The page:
They have become a popular garden plant, and are available from florists as a cut flower, but there is nothing quite so joyous as seeing their great crimson heads in the wild.
Photo: Waratah, Mount Hay Road, Leura
Words to walk with:
From the Waratah and Wattle by Henry Lawson 1905
"Though poor and in trouble I wander alone,
With a rebel cockade in my hat;
Though friends may desert me, and kindred disown,
My country will never do that!
You may sing of the Shamrock, the Thistle, and Rose,
Or the three in a bunch if you will;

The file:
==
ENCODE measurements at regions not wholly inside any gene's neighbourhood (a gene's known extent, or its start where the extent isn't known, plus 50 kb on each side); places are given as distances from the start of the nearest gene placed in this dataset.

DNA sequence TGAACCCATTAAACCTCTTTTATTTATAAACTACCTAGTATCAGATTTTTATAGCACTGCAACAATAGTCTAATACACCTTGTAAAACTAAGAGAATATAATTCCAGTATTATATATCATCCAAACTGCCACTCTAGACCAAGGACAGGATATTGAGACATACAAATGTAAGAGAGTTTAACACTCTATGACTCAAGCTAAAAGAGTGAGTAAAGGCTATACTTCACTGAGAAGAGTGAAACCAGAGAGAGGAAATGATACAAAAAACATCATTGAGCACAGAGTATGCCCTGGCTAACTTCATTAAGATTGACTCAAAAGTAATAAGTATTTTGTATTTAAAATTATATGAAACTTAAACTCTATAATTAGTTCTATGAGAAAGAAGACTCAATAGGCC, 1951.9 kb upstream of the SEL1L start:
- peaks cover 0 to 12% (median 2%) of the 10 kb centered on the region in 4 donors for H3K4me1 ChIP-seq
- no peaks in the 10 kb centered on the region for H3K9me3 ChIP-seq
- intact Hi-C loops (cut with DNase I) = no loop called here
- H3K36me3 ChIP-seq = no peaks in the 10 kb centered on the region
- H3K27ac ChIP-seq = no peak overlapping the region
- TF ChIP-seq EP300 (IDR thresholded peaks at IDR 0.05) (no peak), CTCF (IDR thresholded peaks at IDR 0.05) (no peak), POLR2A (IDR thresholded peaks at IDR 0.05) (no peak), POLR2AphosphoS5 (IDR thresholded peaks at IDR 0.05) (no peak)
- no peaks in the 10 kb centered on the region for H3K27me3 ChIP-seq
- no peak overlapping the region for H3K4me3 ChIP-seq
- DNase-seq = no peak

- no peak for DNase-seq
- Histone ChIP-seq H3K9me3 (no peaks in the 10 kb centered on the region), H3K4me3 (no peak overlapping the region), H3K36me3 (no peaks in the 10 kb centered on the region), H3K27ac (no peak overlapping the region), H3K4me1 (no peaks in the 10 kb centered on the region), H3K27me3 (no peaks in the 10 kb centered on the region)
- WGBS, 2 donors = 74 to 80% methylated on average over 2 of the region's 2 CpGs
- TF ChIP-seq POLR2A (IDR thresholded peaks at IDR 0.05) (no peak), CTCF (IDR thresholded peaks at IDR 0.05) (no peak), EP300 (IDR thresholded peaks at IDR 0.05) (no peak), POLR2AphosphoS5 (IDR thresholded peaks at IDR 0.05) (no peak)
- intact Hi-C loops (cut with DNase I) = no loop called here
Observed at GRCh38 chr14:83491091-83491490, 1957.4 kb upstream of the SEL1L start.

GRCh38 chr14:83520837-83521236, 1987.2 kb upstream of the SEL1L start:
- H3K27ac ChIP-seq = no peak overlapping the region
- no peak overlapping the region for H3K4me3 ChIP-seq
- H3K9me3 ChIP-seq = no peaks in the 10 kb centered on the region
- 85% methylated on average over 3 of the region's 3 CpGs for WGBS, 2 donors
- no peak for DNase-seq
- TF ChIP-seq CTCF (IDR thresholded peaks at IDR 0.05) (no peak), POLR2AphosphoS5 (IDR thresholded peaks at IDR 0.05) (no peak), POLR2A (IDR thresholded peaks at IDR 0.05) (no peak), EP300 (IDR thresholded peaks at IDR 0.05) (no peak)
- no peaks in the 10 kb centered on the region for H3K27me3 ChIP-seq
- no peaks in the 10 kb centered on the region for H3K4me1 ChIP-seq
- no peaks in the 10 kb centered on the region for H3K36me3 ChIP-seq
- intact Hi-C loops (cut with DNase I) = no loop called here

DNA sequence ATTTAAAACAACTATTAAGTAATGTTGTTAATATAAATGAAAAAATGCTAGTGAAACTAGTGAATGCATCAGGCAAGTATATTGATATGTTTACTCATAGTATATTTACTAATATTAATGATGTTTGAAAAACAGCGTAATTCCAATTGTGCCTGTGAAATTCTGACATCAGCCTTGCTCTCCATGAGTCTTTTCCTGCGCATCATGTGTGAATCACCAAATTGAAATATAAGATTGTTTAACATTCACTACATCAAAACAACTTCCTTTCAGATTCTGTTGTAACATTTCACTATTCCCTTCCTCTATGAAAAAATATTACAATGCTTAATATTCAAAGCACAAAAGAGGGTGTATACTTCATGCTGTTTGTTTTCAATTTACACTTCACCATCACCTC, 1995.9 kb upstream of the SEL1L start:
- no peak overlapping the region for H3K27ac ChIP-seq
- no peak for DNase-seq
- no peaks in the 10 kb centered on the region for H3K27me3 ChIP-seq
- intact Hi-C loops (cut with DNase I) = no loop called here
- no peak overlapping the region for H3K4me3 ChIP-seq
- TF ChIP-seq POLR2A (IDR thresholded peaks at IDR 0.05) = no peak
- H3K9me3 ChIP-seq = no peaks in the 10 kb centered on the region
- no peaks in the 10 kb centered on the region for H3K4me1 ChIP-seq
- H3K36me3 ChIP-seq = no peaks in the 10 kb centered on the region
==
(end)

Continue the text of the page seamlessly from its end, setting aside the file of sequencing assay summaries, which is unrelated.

But I know of a country that gathered all those,
And I love the great land where the Waratah grows,
And the Wattle bough blooms on the hill.
Australia! Australia! so fair to behold
While the blue sky is arching above;
The stranger should never have need to be told,
That the Wattle-bloom means that her heart is of gold,
And the Waratah red blood of love."